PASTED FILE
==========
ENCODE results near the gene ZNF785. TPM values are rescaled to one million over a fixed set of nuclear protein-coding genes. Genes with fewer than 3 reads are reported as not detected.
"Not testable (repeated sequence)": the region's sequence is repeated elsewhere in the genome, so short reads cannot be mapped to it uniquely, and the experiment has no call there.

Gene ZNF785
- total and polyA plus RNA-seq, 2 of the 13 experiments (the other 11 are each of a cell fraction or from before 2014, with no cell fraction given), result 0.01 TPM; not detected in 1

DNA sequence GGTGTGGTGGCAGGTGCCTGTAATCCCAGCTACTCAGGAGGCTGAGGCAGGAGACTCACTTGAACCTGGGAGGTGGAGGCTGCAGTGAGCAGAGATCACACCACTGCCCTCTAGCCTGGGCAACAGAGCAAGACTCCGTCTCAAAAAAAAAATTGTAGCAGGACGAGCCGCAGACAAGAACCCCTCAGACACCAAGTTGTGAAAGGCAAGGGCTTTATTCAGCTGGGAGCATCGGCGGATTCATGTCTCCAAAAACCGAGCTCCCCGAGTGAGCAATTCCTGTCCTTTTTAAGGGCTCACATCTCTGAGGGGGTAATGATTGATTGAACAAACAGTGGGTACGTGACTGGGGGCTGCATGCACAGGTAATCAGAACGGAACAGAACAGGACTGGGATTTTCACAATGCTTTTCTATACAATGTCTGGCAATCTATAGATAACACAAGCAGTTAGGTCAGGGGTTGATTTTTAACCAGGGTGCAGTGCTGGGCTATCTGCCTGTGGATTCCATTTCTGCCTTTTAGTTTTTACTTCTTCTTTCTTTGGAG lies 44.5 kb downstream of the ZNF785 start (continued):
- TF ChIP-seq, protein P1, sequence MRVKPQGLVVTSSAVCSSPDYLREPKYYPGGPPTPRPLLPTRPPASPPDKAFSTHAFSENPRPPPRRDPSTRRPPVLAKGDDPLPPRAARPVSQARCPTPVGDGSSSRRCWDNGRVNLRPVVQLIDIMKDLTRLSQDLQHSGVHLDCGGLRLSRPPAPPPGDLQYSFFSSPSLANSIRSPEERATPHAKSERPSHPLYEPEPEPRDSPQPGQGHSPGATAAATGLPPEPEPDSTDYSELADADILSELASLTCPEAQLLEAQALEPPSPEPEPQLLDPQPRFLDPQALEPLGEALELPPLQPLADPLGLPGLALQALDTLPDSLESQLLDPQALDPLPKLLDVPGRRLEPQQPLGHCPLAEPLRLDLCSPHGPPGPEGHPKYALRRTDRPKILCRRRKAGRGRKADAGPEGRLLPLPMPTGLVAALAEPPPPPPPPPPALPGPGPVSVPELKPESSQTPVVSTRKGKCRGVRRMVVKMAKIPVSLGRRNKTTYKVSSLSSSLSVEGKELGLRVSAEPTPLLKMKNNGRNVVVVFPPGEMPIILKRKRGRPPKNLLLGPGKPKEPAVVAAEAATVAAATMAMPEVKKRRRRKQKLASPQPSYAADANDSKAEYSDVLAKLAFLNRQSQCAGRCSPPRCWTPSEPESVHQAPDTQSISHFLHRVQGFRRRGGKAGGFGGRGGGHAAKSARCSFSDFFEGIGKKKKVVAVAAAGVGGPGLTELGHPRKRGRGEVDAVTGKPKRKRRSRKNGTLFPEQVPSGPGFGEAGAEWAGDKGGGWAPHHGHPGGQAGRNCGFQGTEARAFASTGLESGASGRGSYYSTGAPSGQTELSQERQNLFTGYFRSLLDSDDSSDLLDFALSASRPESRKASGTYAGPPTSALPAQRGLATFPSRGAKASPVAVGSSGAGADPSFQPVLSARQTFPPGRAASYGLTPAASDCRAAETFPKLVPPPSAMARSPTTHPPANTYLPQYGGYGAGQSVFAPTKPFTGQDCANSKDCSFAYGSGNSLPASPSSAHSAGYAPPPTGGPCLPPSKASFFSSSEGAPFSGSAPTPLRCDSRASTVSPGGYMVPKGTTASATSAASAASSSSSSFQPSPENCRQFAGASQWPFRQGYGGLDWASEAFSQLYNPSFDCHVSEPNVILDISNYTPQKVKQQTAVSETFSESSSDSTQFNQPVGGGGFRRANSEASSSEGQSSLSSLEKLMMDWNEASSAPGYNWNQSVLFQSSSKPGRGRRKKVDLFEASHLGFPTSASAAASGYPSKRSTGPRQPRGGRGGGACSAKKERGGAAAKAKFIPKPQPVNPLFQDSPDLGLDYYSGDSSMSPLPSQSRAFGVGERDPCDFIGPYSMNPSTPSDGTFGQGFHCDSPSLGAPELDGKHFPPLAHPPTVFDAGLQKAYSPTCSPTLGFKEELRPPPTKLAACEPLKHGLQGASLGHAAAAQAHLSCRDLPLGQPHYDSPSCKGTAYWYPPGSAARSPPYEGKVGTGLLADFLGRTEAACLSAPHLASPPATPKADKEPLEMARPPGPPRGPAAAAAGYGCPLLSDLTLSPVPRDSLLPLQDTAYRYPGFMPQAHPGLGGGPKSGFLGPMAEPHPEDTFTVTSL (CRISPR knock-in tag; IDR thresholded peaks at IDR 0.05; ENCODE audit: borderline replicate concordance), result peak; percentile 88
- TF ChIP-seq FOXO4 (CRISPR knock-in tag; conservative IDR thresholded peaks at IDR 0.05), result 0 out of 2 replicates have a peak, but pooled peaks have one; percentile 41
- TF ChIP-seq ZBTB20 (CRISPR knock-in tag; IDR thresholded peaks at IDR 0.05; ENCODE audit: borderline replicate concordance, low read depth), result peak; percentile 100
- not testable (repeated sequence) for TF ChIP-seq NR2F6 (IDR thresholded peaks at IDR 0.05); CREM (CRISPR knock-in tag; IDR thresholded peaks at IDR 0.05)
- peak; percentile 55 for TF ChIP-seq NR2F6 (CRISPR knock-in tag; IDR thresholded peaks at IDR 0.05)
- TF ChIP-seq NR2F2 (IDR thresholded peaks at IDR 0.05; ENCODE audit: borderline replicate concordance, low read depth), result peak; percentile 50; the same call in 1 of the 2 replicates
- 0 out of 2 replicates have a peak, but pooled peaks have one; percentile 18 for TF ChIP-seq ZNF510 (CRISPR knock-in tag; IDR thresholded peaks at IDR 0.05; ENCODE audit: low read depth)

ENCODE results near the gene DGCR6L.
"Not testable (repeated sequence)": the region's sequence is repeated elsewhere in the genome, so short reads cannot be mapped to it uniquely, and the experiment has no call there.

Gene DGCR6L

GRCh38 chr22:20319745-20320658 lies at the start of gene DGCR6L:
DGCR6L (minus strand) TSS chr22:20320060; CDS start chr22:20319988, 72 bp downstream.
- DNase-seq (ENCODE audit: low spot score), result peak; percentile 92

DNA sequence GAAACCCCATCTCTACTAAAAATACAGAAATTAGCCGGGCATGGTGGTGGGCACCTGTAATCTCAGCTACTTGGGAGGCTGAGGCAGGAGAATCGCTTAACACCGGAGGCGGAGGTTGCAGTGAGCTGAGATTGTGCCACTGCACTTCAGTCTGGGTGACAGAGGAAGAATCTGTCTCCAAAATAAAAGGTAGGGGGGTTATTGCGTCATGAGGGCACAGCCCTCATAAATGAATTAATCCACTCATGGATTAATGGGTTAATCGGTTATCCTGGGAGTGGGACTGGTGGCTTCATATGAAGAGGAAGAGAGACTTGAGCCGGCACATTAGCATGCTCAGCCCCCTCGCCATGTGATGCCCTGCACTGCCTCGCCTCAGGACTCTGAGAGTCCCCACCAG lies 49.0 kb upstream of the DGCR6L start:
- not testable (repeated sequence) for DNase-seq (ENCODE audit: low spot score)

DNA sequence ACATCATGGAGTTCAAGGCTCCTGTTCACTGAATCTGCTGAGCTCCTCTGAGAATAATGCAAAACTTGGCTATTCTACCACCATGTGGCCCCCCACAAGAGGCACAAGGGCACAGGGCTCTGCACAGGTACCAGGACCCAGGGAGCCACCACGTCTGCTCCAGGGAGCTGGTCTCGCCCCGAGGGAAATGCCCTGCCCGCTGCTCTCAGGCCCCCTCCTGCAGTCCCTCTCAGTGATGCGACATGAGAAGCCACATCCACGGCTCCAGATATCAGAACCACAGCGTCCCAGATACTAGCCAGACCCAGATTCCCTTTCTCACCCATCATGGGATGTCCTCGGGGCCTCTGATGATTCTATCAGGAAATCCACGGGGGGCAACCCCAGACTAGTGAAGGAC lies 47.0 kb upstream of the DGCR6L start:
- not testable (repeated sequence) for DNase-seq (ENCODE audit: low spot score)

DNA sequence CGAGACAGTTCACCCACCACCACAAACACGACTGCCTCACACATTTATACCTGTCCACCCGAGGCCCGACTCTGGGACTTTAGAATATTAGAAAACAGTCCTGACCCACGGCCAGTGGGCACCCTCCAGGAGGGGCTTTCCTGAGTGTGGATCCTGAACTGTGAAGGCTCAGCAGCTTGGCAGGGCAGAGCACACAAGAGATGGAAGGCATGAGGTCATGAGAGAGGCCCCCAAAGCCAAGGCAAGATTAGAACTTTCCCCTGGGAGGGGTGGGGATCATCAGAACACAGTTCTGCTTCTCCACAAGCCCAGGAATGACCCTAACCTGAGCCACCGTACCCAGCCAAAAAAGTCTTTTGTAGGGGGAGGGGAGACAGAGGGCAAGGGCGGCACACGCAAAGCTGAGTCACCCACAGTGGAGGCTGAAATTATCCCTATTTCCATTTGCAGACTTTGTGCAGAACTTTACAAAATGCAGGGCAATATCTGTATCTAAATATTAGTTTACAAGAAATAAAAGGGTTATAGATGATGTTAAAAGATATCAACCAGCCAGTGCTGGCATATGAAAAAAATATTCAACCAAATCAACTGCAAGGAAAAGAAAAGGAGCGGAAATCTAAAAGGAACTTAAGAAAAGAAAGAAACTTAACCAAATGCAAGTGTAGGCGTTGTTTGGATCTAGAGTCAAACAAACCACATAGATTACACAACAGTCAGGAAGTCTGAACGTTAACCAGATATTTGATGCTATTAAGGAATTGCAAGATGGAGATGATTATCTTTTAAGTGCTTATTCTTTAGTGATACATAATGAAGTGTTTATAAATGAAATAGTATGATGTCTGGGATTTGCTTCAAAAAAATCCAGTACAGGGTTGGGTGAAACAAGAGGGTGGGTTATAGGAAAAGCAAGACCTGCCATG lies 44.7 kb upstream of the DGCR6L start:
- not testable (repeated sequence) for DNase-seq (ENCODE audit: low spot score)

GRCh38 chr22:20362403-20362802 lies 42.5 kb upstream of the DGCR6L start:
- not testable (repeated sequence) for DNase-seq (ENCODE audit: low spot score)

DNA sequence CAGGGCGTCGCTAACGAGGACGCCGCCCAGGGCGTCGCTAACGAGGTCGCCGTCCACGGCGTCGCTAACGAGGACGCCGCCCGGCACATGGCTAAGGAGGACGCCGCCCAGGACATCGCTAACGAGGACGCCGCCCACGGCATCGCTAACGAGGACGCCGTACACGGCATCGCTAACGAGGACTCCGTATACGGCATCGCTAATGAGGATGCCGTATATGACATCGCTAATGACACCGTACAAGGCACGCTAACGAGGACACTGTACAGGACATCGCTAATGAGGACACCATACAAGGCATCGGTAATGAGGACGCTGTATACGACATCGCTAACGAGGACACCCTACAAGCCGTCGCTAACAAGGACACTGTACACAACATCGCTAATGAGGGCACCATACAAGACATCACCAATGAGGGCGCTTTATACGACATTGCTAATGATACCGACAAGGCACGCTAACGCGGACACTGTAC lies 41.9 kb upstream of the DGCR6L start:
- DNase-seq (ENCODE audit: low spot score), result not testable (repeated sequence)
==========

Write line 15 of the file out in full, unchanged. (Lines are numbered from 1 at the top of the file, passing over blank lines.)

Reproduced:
Gene DGCR6L